A lot of issues that DirectX may cause, such as error messages, lockups, or crashes, can be resolved by completely shutting down the computer, waiting a couple seconds, and turning the computer back on.
Because DirectX installs a new set of extensions for the sound drivers, it is possible to lose sound, which can either come back after restarting the computer, restarting the game, or never come back. It is recommended that you first ensure that your sound card manufacturer does not have a proprietary set of DirectX drivers that may be required to be used for the sound card to properly work. If the manufacturer does not have a proprietary set of drivers, it is recommended that you download the latest version of DirectX.
If you are losing video when running a computer game or program that uses DirectX, it is a good possibility that DirectX may not be correctly switching the resolution. Most games use 640 x 480 256 colors; try manually setting the display by going into into Start, Settings, Control Panel, and double-clicking on Display icon under Display Adapters, click on the settings tab and ensure that the desktop area is set to 640 x 480. If not, drag the slider all the way to the left. Also ensure that the Color Palette says 256 color; if not, click the down arrow next to the current color and select 256 Colors. Once this has been done, click Apply (restart the computer if needed) and attempt to run the program again. If the above does not work or you already had the above settings, ensure that your hardware is DirectX Compliant and that you are utilizing the latest version of DirectX.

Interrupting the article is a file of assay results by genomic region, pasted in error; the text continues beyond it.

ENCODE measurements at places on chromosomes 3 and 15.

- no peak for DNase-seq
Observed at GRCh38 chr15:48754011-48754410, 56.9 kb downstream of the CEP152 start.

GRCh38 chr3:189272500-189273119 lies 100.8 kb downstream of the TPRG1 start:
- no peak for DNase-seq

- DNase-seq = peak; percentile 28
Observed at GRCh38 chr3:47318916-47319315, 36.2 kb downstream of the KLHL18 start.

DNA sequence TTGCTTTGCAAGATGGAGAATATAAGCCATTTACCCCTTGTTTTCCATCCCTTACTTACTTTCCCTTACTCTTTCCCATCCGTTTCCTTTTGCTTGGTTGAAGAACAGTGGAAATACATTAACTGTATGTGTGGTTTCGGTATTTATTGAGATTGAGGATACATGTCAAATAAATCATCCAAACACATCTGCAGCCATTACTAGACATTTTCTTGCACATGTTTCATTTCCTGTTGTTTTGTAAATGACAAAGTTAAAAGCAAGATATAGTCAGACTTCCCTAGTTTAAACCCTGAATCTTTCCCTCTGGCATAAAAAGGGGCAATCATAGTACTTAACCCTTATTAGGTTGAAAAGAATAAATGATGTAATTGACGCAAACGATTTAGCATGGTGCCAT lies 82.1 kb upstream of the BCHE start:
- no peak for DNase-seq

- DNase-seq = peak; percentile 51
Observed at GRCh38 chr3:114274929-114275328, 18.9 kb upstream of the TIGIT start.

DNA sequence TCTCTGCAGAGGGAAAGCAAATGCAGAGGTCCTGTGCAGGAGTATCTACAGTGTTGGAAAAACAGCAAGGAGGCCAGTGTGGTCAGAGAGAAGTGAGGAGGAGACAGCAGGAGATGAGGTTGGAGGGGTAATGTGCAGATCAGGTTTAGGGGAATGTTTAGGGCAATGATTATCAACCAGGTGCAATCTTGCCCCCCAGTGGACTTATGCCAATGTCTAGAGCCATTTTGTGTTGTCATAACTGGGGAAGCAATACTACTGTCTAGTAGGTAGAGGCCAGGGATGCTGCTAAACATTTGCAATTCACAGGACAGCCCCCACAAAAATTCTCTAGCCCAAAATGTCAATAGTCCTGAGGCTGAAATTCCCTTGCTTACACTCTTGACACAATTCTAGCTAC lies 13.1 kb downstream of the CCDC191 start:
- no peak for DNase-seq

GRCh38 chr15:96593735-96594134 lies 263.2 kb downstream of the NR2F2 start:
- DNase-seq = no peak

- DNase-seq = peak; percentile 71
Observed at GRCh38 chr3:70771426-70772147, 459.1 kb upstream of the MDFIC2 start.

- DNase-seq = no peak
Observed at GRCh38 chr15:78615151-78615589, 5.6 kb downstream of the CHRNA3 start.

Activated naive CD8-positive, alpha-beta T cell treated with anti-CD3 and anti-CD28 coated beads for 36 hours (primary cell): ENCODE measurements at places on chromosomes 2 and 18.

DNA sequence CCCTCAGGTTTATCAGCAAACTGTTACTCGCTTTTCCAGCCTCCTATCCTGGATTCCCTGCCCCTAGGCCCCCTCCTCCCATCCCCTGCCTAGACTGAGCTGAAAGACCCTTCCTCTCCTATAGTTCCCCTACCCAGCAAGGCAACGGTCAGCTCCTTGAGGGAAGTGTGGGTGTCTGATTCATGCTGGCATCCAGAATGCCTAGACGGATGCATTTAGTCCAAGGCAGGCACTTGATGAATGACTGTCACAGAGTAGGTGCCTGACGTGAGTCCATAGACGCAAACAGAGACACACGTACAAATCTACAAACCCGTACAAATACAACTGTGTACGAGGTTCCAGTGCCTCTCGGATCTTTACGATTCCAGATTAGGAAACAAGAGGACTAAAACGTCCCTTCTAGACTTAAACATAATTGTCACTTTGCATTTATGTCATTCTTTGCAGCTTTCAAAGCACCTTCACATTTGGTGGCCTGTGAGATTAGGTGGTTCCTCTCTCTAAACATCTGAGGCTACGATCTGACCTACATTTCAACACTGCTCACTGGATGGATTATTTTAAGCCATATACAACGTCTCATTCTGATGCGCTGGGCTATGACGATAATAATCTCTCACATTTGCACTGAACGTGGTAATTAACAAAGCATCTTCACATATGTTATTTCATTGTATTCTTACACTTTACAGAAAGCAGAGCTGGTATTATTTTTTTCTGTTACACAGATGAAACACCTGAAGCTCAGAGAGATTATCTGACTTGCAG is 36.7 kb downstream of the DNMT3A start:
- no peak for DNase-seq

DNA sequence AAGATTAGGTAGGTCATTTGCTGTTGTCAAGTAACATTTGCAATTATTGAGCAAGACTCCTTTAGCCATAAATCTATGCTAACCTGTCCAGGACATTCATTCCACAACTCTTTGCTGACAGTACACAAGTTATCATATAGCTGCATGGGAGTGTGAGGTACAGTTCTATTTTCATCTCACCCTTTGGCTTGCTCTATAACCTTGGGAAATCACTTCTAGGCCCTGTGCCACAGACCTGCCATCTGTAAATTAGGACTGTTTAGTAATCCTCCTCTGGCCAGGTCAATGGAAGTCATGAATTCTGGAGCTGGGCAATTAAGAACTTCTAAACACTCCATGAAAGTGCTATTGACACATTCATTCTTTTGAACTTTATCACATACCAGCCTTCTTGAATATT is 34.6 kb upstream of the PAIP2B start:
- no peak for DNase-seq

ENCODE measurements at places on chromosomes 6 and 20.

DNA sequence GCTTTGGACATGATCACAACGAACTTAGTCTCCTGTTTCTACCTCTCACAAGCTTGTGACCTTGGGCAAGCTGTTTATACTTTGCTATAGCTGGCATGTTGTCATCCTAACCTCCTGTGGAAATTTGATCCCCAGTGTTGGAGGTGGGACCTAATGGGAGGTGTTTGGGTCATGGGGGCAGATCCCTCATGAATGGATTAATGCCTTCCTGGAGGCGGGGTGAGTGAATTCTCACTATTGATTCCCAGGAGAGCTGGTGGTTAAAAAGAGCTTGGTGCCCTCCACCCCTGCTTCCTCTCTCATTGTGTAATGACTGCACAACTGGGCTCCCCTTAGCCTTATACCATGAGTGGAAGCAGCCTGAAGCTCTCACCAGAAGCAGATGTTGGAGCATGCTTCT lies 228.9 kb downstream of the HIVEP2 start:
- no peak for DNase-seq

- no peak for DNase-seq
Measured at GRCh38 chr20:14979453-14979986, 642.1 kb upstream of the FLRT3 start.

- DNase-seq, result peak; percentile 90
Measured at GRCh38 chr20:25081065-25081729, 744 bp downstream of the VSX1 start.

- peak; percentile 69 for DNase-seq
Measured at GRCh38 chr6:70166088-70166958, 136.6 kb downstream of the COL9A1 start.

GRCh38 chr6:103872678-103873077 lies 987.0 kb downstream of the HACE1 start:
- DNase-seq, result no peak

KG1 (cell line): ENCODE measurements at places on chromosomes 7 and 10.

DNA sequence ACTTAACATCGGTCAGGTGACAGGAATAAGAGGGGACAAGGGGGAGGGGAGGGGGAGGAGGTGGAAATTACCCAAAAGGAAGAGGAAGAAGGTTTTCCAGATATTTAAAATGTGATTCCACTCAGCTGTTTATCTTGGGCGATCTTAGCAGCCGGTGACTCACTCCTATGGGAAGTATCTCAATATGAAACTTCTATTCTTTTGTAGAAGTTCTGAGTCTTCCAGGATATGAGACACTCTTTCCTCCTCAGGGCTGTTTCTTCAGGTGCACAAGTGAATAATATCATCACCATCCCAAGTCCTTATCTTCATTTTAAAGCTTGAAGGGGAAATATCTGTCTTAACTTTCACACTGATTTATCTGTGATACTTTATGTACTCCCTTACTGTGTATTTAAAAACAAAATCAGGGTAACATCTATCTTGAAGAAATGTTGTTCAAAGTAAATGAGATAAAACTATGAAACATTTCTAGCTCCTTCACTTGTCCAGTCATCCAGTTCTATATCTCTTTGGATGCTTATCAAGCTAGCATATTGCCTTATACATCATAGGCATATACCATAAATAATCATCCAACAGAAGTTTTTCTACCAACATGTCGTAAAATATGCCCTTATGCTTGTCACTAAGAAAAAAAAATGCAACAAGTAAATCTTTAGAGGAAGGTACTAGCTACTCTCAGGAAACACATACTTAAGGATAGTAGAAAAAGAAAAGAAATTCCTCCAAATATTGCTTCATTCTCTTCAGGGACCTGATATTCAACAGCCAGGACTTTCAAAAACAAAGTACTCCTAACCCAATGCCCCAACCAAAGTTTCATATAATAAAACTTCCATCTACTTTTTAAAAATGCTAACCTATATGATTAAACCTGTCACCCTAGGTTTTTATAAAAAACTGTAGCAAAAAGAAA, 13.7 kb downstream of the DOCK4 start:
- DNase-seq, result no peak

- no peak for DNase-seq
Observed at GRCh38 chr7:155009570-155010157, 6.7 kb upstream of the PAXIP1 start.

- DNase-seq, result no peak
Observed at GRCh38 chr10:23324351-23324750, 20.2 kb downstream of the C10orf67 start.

Get the computer into Safe Mode.
Click Start, Settings, Control Panel, double-click the System icon
Click the Device Manager Tab
Click the + (plus) next to Display Adapters and remove all Display Adapters beneath this category.
Once Display Adapters is no longer present within Device Manager, close out of all windows and restart the computer. When the computer is booting back into Windows, the video adapter should be re-detected and re-initialized.